Welcome back to the third epic installment of Better Know a WebDev!
We started with our illustrious director, Mike Morgan, and then someone volunteered that the chronicler, yours truly, should be up next. But now we’re just going to randomly hop around through our entire web dev family. And there’s a lot of us!
Up this week, put your internet hands together for Will Kahn-Greene!
What do you do at Mozilla?
I’m a software engineer in the webdev group that works on the software that runs support.mozilla.org. That entails working directly on kitsune—the software that runs support.mozilla.org—and its dependencies. I also spend some time working on making development life easier.
Any fun side projects you’re working on?
I have too many side projects, so I sort of bounce between them month-to-month. I’m the current maintainer of Pyblosxom—a file-based weblog system. I’m a cofounder of MediaGoblin and help maintain project infrastructure. I run Python Miro Community. I also work on Miro and Miro Community, though in a diminished capacity since I left PCF to work at Mozilla.
How did you get started in web development?
Long story short, I started writing web pages and CGI programs in C, then Perl, in undergrad. I learned enough to become an “authority” and taught a class on web-design and authoring in Microsoft Online Institute. The version of MOLI that I used was a web-based chat system. I thought it was pretty lacking, so I did my senior undergrad thesis studying web-based instruction and building a better system. From there, I did a bunch of consulting on large web-sites using IIS/ASP then Java EJBs/JSP/Servlets. After consulting, I switched sides (producer → consumer of web apps) and worked for a company writing a scraper for financial data.
How did you get involved with Mozilla?
In undergrad, we had Mosaic installed on the computers in the lab and I used that until I switched to Netscape. I used that for a few versions, then got really excited when Mozilla formed and started doing M releases. I’ve been using a Mozilla browser ever since.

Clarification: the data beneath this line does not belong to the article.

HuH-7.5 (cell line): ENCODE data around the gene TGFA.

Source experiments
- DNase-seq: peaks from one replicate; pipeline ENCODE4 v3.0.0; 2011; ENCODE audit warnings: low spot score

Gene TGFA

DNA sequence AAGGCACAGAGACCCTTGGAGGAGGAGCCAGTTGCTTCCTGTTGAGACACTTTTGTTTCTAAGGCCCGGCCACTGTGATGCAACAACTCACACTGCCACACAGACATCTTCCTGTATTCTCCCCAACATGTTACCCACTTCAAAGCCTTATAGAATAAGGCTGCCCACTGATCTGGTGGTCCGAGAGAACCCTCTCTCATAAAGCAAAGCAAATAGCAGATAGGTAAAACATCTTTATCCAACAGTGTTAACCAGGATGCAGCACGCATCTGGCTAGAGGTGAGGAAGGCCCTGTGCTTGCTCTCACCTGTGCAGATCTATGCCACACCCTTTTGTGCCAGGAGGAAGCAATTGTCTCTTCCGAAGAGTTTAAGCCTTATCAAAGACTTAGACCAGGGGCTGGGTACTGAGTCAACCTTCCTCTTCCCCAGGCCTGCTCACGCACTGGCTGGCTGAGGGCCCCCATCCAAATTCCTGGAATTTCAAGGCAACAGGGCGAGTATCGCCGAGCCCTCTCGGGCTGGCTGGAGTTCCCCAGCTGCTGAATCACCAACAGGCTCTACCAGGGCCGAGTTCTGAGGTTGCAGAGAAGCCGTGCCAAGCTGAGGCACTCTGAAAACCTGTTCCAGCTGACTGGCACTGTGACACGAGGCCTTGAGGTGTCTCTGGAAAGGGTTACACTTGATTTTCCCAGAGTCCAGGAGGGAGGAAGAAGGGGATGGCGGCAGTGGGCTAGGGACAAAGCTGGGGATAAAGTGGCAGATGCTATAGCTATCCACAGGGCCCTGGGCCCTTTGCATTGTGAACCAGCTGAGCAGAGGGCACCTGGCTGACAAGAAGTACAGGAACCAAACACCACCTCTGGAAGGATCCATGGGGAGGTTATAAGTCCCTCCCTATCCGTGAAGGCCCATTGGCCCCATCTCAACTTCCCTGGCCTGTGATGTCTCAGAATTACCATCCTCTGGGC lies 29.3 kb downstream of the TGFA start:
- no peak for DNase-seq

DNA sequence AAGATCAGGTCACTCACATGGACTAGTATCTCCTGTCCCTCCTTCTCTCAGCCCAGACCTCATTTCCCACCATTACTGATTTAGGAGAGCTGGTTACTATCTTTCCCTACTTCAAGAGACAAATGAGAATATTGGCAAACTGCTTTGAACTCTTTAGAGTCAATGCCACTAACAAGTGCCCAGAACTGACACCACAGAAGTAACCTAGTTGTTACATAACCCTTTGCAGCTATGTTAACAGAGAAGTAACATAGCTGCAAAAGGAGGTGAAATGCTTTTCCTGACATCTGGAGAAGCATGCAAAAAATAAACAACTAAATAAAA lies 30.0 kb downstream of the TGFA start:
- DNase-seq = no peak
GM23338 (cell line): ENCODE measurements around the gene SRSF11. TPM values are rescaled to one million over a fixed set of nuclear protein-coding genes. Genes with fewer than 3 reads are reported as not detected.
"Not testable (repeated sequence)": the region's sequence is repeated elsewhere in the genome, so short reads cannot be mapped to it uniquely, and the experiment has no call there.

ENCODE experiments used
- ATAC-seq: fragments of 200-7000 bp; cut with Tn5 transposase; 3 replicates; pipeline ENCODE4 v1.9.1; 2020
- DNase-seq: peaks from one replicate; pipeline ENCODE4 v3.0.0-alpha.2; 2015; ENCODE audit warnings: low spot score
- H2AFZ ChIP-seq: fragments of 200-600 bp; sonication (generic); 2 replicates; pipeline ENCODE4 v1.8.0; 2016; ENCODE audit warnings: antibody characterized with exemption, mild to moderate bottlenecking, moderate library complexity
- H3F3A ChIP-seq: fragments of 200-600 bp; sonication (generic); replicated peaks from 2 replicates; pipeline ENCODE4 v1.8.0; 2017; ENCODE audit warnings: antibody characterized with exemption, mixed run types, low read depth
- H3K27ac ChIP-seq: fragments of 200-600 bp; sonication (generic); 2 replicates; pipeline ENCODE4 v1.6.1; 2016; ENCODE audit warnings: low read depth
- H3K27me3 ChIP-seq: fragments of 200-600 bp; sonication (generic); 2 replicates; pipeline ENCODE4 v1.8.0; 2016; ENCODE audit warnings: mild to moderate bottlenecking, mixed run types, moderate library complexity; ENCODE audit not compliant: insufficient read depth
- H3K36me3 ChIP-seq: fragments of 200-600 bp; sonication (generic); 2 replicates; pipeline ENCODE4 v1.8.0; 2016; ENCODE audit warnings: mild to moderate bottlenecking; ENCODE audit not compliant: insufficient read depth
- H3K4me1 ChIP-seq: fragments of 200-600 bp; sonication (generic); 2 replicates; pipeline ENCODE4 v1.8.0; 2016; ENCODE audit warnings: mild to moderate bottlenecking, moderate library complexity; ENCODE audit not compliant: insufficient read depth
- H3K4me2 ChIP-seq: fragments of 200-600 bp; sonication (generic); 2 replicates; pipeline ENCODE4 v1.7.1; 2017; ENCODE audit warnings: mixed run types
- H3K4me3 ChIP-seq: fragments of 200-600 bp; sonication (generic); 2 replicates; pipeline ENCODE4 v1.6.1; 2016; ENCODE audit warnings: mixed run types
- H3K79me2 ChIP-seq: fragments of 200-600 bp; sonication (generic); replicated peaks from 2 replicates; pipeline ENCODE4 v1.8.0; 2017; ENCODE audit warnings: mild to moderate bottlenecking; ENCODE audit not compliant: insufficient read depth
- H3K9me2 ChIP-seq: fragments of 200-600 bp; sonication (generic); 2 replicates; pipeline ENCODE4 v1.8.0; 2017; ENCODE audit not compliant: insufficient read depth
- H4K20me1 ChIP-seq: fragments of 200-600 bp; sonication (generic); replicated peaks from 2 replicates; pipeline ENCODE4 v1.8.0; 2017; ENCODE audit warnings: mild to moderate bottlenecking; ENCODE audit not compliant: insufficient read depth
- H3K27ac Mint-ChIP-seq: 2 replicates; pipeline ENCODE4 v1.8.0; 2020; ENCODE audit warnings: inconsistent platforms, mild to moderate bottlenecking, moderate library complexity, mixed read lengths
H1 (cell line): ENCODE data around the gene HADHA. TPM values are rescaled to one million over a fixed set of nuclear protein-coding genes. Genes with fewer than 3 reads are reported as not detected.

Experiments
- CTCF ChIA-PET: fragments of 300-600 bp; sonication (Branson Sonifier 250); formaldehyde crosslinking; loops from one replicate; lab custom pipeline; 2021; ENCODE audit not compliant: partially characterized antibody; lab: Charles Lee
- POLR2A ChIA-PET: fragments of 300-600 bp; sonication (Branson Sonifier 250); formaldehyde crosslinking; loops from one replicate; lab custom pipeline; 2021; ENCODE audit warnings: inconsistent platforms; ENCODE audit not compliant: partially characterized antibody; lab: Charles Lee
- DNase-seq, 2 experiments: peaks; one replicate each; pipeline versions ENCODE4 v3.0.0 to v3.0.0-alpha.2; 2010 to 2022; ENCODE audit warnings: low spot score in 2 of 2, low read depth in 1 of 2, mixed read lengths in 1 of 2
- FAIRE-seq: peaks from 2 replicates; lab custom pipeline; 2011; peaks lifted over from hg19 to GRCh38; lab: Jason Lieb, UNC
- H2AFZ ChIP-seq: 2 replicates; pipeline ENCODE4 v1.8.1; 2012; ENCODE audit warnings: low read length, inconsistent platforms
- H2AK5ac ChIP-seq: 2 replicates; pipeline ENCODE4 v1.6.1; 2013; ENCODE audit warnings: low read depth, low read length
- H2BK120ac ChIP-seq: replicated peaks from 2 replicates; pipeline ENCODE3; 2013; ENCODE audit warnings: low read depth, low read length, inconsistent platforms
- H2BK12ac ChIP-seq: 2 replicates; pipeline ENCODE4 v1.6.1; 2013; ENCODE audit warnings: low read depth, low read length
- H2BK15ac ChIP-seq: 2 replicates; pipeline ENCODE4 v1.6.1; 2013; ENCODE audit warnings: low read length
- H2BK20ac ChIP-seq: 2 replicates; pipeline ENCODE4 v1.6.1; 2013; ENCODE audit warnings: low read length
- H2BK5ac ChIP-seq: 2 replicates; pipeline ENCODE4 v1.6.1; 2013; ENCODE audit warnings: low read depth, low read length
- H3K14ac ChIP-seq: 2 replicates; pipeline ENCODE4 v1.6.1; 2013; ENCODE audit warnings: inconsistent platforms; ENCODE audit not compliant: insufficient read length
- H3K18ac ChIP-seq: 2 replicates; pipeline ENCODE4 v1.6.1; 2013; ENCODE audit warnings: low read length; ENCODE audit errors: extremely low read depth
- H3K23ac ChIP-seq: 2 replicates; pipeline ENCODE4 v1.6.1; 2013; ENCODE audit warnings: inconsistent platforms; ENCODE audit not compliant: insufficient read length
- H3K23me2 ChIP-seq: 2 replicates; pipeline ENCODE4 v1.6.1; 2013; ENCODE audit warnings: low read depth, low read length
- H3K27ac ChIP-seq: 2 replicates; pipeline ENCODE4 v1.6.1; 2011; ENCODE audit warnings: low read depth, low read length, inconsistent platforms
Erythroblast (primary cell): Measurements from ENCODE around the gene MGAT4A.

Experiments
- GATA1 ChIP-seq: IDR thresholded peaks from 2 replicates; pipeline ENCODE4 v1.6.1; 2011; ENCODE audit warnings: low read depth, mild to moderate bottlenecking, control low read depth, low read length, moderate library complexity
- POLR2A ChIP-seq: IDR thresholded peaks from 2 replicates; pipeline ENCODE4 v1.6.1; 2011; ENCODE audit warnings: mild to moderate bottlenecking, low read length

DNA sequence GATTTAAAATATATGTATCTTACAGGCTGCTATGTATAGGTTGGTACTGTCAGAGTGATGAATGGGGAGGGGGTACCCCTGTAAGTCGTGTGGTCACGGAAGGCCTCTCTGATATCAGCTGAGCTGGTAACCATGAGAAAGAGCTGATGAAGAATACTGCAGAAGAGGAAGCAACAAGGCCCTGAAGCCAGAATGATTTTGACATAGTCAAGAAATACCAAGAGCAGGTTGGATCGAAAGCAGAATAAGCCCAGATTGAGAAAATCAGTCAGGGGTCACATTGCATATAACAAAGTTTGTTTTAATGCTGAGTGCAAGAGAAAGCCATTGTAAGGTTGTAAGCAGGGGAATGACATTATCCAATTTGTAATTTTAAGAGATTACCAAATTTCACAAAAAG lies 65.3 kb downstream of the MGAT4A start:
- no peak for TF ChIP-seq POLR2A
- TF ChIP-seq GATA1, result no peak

I worked for Participatory Culture Foundation on the Miro media player, but while there worked on a variety of side projects including Firefox extensions, scripts that augmented the PCF Bugzilla instance, Universal Subtitles, and also I wrote the code that showed enclosure information in the feed preview page for Firefox 3 (or 3.5—I forget when it landed).
When a Mozilla recruiter asked if I’d be interested in working for Mozilla as an employee, I jumped at the chance.
What’s a funny fail story or mistake you can share?
Seems like everyone’s done the “rm -rf /” thing. Me, too. Though it was less funny and more of that “oh, what have I done!” sinking feeling of despair.
The fail story I often tell people who seem apprehensive about computers and doing things with them happened when I was in undergrad. I had been programming since like 4th grade in a bunch of environments and knew my way around PC computers, Windows… but I hadn’t had much experience with Macs. In college, we had a Mac lab. So I trot into the Mac lab to work on my first homework assignment for CS 1 and I sit down and I look at the Mac and it had no visible on/off switch. I looked on the sides and the back. Nothing—no switches or anything on/off-related. I looked for instructions nearby. Nothing. I was so embarrassed that I couldn’t figure out how to turn the computer on that I left and got a 0 on that homework. Turns out that the “on” key was on the keyboard in the upper right hand corner and had a triangle on it. For this particular Mac, there was no “off” switch. I never would have guessed that. The moral of the story being that computers are mysterious and a total pain in the ass even for people who have lots of experience with them.
What’s coming up that you’re excited about?
I started at Mozilla in September 2011, so I’ve only been here a short while and it’s hard not to be excited about everything. Seems like every day I hang out with the Mozilla folks, I learn something new and about the existence of ten things I wasn’t previously aware of.
A less hand-wavey answer might go along these lines: I’m excited about the momentum towards open web apps and reducing the barriers to web development. Literacy with web development is a powerful thing. Being able to run apps everywhere is also a powerful thing.